Lorrie Faith Cranor, an Associate Professor of Computer Science at Carnegie Mellon University, spent her 2012-13 sabbatical at the STUDIO working on projects that combine her interests in privacy and security, quilting, computers, and technology.
For the Interleave series, Cranor began experimenting with building quilt designs with code, using a Processing program that drew sine waves filled with color. The program incorporated several parameters – frequency, amplitude, offset, number of colors, etc. – with slider bars to control them. The quilts were then constructed using a traditional quilting process. The visual texture of the fabrics provides an added dimension beyond the flat solid-color image in the computer-generated designs.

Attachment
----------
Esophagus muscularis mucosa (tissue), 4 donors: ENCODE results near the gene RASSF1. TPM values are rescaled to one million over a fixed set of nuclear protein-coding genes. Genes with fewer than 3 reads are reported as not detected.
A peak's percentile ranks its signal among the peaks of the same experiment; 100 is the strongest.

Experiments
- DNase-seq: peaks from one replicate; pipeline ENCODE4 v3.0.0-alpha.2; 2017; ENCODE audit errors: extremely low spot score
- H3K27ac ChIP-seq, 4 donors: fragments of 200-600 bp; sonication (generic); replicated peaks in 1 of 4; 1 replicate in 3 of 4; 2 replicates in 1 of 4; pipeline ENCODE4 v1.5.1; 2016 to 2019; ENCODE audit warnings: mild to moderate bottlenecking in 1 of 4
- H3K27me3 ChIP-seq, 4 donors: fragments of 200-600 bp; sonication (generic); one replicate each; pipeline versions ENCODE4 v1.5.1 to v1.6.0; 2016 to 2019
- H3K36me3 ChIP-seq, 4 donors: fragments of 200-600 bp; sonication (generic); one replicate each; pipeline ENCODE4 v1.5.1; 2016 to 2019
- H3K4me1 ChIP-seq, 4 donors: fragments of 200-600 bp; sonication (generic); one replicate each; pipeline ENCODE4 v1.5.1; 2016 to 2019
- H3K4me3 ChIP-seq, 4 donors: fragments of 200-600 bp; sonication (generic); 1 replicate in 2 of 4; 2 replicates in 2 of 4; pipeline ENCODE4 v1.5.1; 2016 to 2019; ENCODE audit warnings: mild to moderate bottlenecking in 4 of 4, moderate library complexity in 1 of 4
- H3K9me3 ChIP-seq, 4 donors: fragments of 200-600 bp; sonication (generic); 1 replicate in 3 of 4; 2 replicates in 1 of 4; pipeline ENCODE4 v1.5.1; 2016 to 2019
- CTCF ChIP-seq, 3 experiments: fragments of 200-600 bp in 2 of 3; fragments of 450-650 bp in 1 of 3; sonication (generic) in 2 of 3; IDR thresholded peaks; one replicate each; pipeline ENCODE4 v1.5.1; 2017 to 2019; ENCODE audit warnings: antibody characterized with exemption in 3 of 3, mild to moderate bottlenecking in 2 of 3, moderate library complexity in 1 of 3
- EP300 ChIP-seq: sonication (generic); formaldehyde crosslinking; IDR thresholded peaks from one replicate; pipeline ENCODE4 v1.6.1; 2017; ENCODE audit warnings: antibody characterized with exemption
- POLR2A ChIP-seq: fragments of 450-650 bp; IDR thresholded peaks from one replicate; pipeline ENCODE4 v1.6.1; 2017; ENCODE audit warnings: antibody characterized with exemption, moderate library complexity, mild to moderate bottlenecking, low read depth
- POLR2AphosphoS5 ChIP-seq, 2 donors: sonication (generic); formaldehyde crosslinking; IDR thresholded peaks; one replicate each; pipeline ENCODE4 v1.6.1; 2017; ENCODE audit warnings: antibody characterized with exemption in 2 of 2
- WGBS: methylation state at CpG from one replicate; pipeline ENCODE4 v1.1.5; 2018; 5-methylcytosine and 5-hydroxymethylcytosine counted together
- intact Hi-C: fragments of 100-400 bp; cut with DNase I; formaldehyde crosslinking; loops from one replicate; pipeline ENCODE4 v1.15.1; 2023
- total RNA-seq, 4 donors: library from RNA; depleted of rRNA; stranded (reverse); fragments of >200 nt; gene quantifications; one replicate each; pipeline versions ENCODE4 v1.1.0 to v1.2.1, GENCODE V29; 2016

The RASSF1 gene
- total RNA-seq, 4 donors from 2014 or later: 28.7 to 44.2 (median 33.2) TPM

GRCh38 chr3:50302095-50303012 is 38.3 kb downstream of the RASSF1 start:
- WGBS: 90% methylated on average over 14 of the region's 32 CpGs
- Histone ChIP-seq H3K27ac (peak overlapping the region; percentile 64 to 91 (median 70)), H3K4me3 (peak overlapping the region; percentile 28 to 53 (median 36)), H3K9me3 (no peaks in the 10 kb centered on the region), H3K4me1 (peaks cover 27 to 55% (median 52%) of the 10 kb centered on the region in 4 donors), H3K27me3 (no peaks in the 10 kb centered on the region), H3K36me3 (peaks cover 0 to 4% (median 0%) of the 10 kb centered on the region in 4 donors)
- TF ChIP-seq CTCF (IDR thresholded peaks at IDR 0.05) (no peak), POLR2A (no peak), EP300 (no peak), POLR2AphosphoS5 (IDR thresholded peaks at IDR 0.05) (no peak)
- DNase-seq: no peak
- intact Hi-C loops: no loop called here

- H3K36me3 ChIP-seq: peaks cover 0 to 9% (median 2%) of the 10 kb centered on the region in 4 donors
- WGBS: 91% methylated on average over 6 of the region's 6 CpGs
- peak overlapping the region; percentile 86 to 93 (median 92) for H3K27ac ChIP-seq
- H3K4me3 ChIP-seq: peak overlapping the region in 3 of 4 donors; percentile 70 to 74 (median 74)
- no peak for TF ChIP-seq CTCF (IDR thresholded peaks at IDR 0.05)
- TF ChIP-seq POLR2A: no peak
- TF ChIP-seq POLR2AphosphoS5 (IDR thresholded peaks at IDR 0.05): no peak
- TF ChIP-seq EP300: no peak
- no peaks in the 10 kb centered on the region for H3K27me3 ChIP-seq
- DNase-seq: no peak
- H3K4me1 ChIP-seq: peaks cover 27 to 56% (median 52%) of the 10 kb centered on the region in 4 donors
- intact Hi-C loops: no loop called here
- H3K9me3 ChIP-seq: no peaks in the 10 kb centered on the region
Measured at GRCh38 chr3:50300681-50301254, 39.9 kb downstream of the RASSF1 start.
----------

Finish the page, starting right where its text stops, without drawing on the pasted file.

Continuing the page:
In Self Portrait, Cranor explored visual de-identification through pixelation. Self Portrait combines digitally printed fabric with squares of translucent polyester organza, lace, commercial batiks, and other printed fabrics to construct a pixelated headshot of the artist.
Cranor also referenced privacy in her De-Identification quilt. The project features digitally printed images of flowers captured with a 30x lens attached to a smartphone. Like personal data de-identification, in which data is removed and digital noise is introduced, the flower images are rendered nearly unrecognizable by the extreme magnification. These images are further obfuscated by slicing and reassembly, overlays, and stitching.
Read more at http://lorrie.cranor.org/blog/.
Press about Computational Quilting
1. Science Magazine – 2013 Visualization Challenge – 2/7/2014